So if you pay all of your bills on time, you?ll have a great credit score, right?
Well, not exactly.
However, you do need to pay all of your bills on time. But that will only account for 35% of your score. The other 65% is still up for grabs.
If you are interested in credit repair,?there are professionals out there who will work towards improving your credit so that you can get approved for loans, receive lower interest rates (and save thousands of dollars), and more.?CreditRepair.com?will help you create a game plan to improve your credit score, they will contact credit companies directly on their own, they will communicate with the credit bureaus to work towards making a change, and they provide an online dashboard that will help you monitor everything that is going on. It is all very affordable and will most likely save you thousands in interest fees and late charges.
In fact, you need to keep your debt to available credit ratio around 20%, you can go up to 35% if absolutely necessary but the higher your debt ratio goes, the lower your score. In fact, the debt to available credit ratio accounts for another 30% of your score.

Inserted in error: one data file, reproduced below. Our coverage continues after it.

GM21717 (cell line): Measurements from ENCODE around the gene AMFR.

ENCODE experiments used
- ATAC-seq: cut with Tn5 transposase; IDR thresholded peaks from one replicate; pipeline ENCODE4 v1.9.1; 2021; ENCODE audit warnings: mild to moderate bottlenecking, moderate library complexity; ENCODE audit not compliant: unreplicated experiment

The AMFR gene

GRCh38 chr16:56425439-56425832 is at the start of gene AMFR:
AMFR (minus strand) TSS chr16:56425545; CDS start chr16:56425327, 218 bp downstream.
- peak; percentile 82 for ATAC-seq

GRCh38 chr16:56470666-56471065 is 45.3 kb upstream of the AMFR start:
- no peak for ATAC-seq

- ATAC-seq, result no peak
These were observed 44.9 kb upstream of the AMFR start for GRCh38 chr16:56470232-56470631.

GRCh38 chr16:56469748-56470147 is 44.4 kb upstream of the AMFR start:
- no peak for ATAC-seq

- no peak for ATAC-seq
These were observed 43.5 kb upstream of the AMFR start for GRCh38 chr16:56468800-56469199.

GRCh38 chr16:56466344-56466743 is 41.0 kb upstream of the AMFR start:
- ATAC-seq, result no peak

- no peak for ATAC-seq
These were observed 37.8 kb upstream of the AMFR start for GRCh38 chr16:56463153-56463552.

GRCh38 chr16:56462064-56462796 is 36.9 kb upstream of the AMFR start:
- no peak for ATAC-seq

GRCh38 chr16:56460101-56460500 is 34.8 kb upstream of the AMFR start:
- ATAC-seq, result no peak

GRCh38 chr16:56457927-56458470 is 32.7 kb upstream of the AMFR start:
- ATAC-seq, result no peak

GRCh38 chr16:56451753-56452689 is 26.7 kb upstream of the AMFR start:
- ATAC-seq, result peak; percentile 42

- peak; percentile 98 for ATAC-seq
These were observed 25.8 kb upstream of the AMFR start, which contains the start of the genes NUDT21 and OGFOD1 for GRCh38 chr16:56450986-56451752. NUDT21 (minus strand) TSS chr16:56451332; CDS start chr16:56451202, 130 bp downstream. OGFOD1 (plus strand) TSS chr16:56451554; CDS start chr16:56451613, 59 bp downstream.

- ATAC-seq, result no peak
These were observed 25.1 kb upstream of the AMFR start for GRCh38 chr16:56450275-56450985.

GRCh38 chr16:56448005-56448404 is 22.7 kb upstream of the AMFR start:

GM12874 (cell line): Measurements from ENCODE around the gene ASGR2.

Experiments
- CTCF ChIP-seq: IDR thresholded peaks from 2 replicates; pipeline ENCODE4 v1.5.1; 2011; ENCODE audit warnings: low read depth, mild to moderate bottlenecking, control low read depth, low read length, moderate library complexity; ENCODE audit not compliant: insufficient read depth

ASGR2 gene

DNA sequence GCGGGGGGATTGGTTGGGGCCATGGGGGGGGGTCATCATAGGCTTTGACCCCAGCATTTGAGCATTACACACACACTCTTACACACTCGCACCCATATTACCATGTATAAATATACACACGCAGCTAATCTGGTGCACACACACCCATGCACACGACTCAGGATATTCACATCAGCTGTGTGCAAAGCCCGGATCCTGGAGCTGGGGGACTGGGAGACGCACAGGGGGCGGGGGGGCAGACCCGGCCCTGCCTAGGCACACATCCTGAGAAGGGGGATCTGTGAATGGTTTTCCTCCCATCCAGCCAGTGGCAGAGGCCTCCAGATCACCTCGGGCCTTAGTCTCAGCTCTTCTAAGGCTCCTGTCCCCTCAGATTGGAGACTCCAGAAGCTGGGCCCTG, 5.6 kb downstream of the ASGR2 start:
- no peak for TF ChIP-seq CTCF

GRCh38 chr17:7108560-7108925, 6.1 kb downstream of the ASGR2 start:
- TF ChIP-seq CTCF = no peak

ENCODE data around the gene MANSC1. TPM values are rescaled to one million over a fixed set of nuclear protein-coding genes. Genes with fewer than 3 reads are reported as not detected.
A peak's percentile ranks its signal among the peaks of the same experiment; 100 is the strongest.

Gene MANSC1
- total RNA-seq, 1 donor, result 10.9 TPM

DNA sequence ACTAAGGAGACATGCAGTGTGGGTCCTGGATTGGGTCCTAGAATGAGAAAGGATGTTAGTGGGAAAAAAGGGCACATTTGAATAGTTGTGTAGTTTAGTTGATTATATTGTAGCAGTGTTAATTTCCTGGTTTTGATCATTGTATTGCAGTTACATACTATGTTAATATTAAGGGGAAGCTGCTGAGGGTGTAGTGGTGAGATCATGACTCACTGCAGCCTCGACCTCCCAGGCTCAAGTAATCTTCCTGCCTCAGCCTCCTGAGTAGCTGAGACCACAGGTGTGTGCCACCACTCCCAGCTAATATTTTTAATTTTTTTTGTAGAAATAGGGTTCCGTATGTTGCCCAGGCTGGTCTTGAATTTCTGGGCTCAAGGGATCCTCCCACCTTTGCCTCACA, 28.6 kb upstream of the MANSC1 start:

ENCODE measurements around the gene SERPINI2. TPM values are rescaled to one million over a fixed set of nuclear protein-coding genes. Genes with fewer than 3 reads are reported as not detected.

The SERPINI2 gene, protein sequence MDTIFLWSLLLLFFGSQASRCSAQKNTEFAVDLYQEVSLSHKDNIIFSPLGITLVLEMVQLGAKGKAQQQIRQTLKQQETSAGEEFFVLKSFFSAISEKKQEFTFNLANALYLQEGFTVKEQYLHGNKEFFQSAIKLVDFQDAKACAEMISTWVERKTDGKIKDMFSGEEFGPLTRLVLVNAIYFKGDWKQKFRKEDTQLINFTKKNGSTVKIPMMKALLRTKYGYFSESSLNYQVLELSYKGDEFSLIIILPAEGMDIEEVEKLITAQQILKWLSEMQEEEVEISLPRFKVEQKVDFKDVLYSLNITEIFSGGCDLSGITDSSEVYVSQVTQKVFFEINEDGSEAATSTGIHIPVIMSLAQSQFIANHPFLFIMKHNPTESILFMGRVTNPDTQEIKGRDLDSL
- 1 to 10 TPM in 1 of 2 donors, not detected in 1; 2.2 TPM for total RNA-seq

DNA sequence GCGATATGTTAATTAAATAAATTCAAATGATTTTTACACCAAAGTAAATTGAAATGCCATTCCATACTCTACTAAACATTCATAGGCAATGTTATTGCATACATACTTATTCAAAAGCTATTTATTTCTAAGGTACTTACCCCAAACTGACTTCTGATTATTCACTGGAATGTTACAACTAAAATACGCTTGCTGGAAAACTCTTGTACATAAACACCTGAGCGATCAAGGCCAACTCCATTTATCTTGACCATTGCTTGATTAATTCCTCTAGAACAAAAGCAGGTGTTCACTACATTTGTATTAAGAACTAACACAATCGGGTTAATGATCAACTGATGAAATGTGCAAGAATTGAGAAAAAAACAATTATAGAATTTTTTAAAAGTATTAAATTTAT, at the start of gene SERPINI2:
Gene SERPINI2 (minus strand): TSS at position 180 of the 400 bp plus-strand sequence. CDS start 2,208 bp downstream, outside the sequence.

But you don?t have to carry a balance. In fact, you are better off financially if you don?t because of course you are not paying interest, fees etc. Of course, that is so long as the credit card company doesn?t cancel your card?which can happen.
Your credit history is also important. An older credit card or rather one that you have had for a while will count more than a brand-new one. The longer your accounts have been open the better. Credit history accounts for another 15%.
Side note: If you are looking to increase your credit score, you can start off by?checking your free credit score through Credit Sesame. They provide free credit scores so that you can see what areas you should be working on. Yes, it is actually free!
Recent credit counts too. New credit and inquiries count for 10%. If you have a lot of inquiries, it looks like you are shopping for credit, which of course, you are. But your credit score doesn?t like that. For every inquiry you get a ding. Limit them.
And the last 10% has to do with the type of credit that you have. Credit for things that really should be paid with cash, like clothes for instance, are damaging to your credit. Well, let’s be more specific there.
If you have a department store charge card and you buy clothes, it is detrimental to your score. However, if you buy clothes with your regular credit card, Visa, Mastercard, American Express, Discover it doesn?t hurt your score, provided of course, you follow the other rules like not maxing out your card.
Credit scores seem to be a mystery, but they are really not.
The most important thing is probably not your credit score but your financial stability. But if your financial stability is good it is likely that your credit score is too, or at least is on its way to being good.
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